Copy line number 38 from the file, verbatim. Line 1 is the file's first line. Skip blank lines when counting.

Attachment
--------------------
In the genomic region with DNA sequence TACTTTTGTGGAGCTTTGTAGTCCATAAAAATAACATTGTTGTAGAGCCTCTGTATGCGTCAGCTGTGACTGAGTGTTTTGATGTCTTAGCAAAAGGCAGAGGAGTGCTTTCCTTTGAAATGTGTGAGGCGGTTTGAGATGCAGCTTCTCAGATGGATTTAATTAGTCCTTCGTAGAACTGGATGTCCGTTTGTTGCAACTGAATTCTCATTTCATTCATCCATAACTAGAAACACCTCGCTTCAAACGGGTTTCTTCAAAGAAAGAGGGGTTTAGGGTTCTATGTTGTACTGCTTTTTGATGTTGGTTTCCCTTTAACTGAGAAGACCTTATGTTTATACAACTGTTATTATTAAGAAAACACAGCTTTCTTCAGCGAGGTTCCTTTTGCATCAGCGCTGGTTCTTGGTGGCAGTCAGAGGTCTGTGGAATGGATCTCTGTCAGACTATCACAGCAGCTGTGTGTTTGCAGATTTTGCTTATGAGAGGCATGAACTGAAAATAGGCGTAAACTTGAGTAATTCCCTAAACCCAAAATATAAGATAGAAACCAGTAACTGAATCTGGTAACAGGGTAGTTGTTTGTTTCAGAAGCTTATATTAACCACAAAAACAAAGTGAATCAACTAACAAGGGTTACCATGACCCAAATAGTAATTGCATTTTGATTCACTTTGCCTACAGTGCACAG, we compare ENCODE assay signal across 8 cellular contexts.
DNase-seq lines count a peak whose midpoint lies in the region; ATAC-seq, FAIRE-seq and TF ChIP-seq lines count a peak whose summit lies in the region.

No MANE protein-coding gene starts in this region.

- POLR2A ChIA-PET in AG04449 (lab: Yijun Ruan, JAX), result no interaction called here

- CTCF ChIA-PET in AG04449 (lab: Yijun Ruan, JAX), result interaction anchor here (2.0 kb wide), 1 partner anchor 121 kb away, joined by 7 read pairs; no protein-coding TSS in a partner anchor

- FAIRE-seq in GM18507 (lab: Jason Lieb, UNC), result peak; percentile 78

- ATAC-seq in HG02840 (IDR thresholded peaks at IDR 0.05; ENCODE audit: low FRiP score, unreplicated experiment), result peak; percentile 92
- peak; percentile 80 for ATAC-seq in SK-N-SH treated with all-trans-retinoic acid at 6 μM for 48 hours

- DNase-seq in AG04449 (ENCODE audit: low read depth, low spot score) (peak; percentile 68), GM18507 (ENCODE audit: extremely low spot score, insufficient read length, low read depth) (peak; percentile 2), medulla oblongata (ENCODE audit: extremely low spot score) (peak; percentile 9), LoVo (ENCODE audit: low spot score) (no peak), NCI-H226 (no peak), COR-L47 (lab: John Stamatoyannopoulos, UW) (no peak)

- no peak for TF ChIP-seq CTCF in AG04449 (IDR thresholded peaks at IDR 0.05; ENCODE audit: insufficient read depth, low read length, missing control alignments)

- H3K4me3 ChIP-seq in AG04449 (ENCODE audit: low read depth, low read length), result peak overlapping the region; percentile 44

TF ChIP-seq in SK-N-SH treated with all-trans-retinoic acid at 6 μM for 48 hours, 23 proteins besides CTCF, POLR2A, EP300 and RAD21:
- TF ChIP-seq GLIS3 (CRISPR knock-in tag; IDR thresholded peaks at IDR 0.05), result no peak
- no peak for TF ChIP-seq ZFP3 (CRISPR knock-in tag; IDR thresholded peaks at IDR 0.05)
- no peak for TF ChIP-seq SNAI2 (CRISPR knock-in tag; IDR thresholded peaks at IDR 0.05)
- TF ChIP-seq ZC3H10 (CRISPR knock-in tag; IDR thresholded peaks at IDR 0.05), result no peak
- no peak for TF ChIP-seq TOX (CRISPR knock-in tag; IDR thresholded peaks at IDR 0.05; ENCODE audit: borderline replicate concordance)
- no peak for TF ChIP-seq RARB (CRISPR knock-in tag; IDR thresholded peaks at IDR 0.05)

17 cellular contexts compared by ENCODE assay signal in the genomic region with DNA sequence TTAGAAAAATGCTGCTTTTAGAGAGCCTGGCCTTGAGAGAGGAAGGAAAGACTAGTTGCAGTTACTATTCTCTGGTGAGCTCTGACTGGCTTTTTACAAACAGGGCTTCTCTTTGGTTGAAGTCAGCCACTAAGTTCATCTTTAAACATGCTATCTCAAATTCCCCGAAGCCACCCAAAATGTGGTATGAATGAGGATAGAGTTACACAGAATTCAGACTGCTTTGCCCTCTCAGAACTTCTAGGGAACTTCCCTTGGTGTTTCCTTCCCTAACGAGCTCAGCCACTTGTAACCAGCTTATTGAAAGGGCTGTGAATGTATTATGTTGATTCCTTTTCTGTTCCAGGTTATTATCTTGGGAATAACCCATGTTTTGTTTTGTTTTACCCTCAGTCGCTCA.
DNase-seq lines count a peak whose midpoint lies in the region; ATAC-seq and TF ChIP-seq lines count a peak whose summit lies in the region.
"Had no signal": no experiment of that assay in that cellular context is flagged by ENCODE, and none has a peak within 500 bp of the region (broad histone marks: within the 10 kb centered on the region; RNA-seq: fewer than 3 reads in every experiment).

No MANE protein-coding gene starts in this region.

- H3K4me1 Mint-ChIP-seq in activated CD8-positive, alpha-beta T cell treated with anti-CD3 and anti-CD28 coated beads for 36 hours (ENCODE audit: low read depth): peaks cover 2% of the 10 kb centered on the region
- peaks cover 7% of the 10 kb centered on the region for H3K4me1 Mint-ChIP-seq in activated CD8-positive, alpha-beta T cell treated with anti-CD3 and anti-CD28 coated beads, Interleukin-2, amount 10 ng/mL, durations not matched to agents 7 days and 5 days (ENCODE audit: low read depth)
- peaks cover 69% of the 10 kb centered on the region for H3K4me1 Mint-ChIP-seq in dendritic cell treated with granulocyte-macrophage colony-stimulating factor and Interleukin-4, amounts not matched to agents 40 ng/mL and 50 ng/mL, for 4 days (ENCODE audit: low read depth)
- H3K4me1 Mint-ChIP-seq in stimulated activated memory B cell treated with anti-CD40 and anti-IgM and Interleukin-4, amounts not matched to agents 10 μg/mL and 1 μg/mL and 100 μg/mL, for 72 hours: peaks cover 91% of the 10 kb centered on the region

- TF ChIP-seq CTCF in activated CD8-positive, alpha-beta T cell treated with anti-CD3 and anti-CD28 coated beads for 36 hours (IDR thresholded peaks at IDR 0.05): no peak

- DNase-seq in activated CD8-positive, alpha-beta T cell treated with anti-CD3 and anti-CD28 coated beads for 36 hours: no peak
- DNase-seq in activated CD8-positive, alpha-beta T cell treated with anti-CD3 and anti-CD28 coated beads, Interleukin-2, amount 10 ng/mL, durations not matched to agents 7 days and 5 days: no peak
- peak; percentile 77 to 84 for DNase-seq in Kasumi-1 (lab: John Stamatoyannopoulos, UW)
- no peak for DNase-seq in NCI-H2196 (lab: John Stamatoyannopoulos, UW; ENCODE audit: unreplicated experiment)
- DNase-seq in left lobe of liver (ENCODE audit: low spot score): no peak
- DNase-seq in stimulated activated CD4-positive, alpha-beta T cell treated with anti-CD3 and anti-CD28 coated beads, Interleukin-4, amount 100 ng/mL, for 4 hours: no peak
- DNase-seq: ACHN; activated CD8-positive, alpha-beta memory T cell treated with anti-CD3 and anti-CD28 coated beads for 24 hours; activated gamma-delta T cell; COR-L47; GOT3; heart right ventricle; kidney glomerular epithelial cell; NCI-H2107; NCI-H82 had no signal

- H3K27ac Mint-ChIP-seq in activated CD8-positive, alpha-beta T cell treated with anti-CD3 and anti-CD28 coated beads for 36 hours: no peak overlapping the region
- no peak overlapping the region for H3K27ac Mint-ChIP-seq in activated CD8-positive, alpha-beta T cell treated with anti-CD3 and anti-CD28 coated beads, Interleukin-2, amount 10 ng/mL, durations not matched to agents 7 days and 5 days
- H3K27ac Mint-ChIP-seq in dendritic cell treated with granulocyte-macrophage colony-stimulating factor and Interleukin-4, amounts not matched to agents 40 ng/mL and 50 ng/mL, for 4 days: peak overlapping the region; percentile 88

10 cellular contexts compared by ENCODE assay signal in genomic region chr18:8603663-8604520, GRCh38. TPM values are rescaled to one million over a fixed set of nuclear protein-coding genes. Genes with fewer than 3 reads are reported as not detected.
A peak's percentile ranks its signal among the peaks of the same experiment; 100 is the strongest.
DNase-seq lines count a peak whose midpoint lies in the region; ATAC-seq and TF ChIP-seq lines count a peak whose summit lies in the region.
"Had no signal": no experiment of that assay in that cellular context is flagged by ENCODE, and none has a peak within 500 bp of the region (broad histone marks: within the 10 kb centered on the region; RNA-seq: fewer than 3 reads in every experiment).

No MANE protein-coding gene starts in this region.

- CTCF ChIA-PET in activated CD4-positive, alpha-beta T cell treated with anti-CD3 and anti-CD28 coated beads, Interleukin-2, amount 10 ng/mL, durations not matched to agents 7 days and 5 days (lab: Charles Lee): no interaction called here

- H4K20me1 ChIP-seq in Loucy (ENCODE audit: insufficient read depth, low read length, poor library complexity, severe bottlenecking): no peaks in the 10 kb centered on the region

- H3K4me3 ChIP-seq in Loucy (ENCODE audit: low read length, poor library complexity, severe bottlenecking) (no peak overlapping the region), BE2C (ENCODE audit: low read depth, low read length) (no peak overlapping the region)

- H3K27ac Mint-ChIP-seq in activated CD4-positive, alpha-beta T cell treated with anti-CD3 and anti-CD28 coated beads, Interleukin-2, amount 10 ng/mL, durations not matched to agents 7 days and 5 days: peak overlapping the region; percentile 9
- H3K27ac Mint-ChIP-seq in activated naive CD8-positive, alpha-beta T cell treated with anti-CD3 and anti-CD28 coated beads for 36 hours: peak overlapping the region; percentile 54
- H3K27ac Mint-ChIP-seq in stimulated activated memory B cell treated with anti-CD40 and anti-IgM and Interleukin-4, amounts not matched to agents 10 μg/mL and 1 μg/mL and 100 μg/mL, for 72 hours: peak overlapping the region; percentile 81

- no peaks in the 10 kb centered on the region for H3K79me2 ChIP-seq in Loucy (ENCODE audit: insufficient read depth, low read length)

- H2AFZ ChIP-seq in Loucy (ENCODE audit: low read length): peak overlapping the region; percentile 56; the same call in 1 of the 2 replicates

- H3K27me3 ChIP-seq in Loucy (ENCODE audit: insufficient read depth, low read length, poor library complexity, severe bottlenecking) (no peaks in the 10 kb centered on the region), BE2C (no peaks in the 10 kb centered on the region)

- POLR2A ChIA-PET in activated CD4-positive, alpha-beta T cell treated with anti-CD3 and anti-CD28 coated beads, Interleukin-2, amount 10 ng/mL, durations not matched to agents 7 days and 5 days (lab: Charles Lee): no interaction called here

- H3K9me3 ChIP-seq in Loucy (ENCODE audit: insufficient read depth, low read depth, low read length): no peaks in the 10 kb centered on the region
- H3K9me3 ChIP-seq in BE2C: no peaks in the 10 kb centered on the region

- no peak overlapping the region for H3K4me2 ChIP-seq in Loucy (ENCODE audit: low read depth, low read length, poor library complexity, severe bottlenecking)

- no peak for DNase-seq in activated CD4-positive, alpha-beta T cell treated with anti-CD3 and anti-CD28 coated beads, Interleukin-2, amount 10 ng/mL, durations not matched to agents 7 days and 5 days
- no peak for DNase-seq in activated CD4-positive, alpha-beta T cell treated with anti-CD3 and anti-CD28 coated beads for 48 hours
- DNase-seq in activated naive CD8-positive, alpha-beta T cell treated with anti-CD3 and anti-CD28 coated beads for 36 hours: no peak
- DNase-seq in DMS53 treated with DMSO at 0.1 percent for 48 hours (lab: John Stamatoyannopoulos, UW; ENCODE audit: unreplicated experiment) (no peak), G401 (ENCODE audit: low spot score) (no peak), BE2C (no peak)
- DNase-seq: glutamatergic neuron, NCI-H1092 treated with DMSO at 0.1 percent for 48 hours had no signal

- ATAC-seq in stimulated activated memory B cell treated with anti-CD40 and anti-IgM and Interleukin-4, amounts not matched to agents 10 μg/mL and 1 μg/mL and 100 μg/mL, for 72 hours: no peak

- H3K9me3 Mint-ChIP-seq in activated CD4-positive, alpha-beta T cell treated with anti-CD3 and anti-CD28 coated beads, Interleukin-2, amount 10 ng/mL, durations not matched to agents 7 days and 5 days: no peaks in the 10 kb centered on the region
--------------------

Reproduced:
10 cellular contexts compared by ENCODE assay signal in genomic region chr18:8603663-8604520, GRCh38. TPM values are rescaled to one million over a fixed set of nuclear protein-coding genes. Genes with fewer than 3 reads are reported as not detected.